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Math Help - Proof involving permutations

  1. #1
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    Proof involving permutations

    Hi, I have this question and I'm not sure if i'm going about it in the right way.

    Let \sigma, \tau are permutations.

    Prove that sgn( \tau^{-1} \sigma \tau) = sgn( \sigma)

    I know that permutations can be written as a product of transpositions. So is this right?

    \sigma = m_1 m_2 ... m_k

    \tau = n_1 n_2 ... n_l

    \tau^{-1} = p_1 p_2 ... p_l

    where m_i, n_i, p_i are transpositions. (I'm not sure if the inverse of \tau does have the same number of transpositions as \tau?)

    Then sgn( \sigma) = (-1)^k
    sgn( \tau) = (-1)^l
    sgn( \tau^{-1}) = (-1)^l

    So sgn( \tau^{-1} \sigma \tau) = (-1)^{k + 2l} = (-1)^k = sgn( \sigma)

    Is this right?
    Any help would be appreciated,
    Thanks,
    Katy
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  2. #2
    MHF Contributor Bruno J.'s Avatar
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    Well, are you allowed to use that \mbox{sgn} (\tau \sigma) = \mbox{sgn}(\tau)\ \mbox{sgn}(\sigma)? This makes it quite trivial.
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  3. #3
    MHF Contributor Drexel28's Avatar
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    Quote Originally Posted by harkapobi View Post
    Hi, I have this question and I'm not sure if i'm going about it in the right way.

    Let \sigma, \tau are permutations.

    Prove that sgn( \tau^{-1} \sigma \tau) = sgn( \sigma)

    I know that permutations can be written as a product of transpositions. So is this right?

    \sigma = m_1 m_2 ... m_k

    \tau = n_1 n_2 ... n_l

    \tau^{-1} = p_1 p_2 ... p_l

    where m_i, n_i, p_i are transpositions. (I'm not sure if the inverse of \tau does have the same number of transpositions as \tau?)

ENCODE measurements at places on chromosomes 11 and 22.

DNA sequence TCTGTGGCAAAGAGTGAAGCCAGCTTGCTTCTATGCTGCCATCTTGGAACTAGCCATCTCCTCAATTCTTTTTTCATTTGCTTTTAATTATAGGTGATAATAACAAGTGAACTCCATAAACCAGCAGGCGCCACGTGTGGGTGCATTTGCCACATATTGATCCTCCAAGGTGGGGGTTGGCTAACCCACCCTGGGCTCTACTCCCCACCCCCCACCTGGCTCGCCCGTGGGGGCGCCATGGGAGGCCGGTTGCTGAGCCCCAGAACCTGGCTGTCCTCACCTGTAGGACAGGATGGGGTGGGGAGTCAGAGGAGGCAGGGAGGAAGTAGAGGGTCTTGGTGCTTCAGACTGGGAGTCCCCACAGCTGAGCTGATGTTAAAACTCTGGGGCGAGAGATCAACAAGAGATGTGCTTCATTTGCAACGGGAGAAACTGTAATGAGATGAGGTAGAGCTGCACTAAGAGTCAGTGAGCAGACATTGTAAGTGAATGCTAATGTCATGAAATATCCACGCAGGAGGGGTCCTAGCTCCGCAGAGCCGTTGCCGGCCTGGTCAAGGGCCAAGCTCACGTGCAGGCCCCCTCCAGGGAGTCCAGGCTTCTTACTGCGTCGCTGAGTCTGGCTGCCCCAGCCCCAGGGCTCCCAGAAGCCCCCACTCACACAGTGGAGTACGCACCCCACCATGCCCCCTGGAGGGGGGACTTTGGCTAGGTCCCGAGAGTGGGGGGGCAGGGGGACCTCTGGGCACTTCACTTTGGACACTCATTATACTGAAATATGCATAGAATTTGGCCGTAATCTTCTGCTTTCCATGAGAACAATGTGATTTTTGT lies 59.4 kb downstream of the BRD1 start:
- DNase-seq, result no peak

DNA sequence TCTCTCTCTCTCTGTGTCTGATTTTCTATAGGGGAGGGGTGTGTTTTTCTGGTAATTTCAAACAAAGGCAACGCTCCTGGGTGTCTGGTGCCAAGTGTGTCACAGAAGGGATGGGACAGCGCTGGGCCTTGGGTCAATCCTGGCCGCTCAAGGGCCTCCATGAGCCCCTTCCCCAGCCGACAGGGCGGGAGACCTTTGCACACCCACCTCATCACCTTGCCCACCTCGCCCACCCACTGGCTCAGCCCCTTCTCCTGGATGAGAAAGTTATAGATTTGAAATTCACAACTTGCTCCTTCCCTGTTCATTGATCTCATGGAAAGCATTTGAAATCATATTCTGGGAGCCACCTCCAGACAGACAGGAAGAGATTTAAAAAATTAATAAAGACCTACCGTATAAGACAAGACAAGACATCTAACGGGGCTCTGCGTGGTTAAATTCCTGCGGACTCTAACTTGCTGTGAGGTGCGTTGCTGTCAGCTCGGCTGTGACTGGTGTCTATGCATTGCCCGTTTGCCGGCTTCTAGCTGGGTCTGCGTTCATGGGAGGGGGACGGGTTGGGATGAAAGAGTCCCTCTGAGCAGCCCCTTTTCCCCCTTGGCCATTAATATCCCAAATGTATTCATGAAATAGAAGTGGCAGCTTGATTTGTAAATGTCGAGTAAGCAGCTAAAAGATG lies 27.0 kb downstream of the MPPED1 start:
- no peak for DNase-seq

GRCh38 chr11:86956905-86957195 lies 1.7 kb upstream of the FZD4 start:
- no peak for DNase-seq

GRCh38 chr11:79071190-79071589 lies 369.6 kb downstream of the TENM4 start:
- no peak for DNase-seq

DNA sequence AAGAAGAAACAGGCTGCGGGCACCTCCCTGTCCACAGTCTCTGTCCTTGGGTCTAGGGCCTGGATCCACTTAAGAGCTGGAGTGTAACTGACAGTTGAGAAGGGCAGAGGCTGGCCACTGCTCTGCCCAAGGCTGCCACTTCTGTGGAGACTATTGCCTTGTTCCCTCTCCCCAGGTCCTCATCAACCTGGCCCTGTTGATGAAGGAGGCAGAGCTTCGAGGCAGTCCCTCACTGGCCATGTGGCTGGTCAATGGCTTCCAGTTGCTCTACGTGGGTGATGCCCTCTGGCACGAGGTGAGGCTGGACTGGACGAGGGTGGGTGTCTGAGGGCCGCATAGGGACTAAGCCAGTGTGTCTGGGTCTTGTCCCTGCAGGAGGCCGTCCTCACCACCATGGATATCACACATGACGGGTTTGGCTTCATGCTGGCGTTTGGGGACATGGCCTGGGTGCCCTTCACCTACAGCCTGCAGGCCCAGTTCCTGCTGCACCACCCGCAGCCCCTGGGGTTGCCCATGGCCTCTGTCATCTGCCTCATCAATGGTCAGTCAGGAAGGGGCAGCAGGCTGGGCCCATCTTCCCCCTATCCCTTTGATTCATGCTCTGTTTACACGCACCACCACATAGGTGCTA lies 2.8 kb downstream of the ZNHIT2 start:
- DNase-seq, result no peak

Then sgn( \sigma) = (-1)^k
    sgn( \tau) = (-1)^l
    sgn( \tau^{-1}) = (-1)^l

    So sgn( \tau^{-1} \sigma \tau) = (-1)^{k + 2l} = (-1)^k = sgn( \sigma)

    Is this right?
    Any help would be appreciated,
    Thanks,
    Katy
    One very circuitous argument leads one to remember that \text{sgn}:S_n\mapsto\mathbb{Z}_2 is an epimorphism. And so \text{sgn}\left(\tau^{-1}\sigma\tau\right)= \text{sgn}\left(\tau^{-1}\right)\text{sgn}\left(\sigma\right)\text{sgn}\l  eft(\tau\right) =\left(\text{sgn}\left(\tau\right)\right)^{-1}\text{sgn}\left(\tau\right)\text{sgn}\left(\sigm  a\right)=\text{sgn}\left(\sigma\right) using the fact that \mathbb{Z}_2 is abelian and the properties of homomorphisms.
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  4. #4
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    Quote Originally Posted by Drexel28 View Post
    One very circuitous argument leads one to remember that \text{sgn}:S_n\mapsto\mathbb{Z}_2 is an epimorphism. And so \text{sgn}\left(\tau^{-1}\sigma\tau\right)= \text{sgn}\left(\tau^{-1}\right)\text{sgn}\left(\sigma\right)\text{sgn}\l  eft(\tau\right) =\left(\text{sgn}\left(\tau\right)\right)^{-1}\text{sgn}\left(\tau\right)\text{sgn}\left(\sigm  a\right)=\text{sgn}\left(\sigma\right) using the fact that \mathbb{Z}_2 is abelian and the properties of homomorphisms.
    Thank you for your help

    So it this enough? The breaking down into transpositions is unecessary?
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